Well, that is Christmas over for another year. Christmas round here has been bedevilled by the coughing bug, which is everywhere. Luckily, so far, I have escaped it - although every evening I feel as though I am going down with it and then I dose myself up at bedtime and feel fine the next morning, so I think I must be fighting it off. Our next jolly evening is New Year's Eve, when there should be eight of us enjoying my buffet supper, but it will depend on how well, or otherwise, everyone is I suspect.
We had a lovely party on Boxing Day, as we do every year, with only one friend missing because she was not well. I am hoping she will be recovered enough to be here for New Year (get well J).
Turkey is definitely off the menu for the foreseeable future. The remains are sliced up and in the freezer - you can have too much of a good thing. Somehow the same does not apply to ham - it was delicious and there is enough left to put on the table on New Year's Eve. If you are simmering a ham, do try simmering it in equal quantities of cranberry juice and apple juice - the result is tremendous and the flesh is the most gorgeous deep pink colour. A honey and mustard glaze and twenty minutes in a hot oven with the flesh covered with foil just finishes it off nicely.
The farmer has done the bare minimum over the period - after all he is recovering from the bug and still coughing (and snoring!) enough to be banished to the spare bedroom. (he looks so comfy in there that I fear he may wish to stay, whereas I am missing him terribly in my bed at night (he is always warm, whereas I am always cold) without somewhere (or rather someone) to warm my feet. He has to feed cattle, sheep and hens, farm dog and the garden birds. That done he checks logs and kindling for the stove and then is inside. As he had two super large jigsaw puzzles for presents in his stocking he is engrossed in doing the first of these.
My favourite present was Hilary Mantel's 'Bring up the Bodies' - the follow-on to 'Wolf Hall' and the winner of this year's Booker Prize. My goodness, what a brilliant writer she is - you are transported back to the sixteenth century by the time you have read a paragraph.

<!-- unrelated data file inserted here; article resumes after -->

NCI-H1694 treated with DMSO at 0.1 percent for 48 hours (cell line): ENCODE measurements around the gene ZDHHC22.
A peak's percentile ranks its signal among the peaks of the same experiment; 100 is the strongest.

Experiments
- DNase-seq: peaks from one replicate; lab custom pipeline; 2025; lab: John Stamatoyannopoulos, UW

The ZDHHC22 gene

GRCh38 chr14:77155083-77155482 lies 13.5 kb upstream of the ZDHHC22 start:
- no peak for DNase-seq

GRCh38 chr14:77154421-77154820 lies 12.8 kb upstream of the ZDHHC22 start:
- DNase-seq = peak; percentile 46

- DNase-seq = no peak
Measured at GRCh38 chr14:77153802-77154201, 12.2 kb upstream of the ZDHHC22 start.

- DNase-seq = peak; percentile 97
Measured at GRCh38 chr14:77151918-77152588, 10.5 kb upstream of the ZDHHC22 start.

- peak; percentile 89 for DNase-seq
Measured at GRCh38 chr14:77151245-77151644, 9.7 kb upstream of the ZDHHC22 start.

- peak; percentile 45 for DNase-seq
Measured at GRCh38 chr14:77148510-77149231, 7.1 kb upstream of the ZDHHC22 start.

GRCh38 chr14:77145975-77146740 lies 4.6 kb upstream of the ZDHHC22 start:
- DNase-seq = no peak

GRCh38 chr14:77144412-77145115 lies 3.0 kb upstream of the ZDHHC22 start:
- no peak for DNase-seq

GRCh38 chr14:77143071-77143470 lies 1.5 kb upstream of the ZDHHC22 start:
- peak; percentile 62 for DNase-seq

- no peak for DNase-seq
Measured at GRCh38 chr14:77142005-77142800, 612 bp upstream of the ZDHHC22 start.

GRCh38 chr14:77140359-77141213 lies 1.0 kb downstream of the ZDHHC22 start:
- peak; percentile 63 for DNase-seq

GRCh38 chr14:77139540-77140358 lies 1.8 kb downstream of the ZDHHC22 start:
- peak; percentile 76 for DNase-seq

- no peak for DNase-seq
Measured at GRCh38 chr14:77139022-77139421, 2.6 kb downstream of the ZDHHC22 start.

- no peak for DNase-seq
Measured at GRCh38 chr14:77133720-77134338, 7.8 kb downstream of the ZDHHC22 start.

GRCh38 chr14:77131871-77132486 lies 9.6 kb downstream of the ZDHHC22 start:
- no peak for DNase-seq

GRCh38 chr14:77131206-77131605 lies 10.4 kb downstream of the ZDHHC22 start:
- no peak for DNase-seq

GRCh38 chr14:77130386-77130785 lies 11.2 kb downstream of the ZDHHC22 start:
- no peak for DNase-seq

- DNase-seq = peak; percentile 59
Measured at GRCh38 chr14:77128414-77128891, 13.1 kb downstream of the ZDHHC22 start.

My other favourite occupation over the holiday has been the Guardian's Christmas Crossword (cryptic) compiled by Araucaria . It is always difficult and wonderful to pick up at odd moments. A friend in the village also does it so we are able to confer if any clues really stump us. I have only two left to do - any ideas anyone? 22 Down - One with the skill to break the ice -e-h-e and 42 down Jug fully given to prejudice -o-i-s.
Two very strange things have happened with regard to the crossword (which I must admit has been done at many odd moments over the Christmas perios). First of all a clue which I did not understand at all and which had 3,1,3 letters. Shortly after reading the clue I picked up my Mantel book and within a minute had read the word/phrase cap-a-pie, which was the answer. There was another long clue I couldn't answer, and which was actually quite easy once I solved it (!) and I suddenly woke up in the middle of the night and thought 'Twickenham' - now how weird is that? I suppose it is a perfect example of fortune favouring the prepared mind.
If you are planning to celebrate New Year, then have a lovely time - and keep safe.
Another wet day here, water lying in the fields, chill damp air. But are we disheartened? No - nothing to do but the jig saw and a good book to read (and the delicious remains of a pavlova I made for pud at lunchtime) - what more could anyone wish for?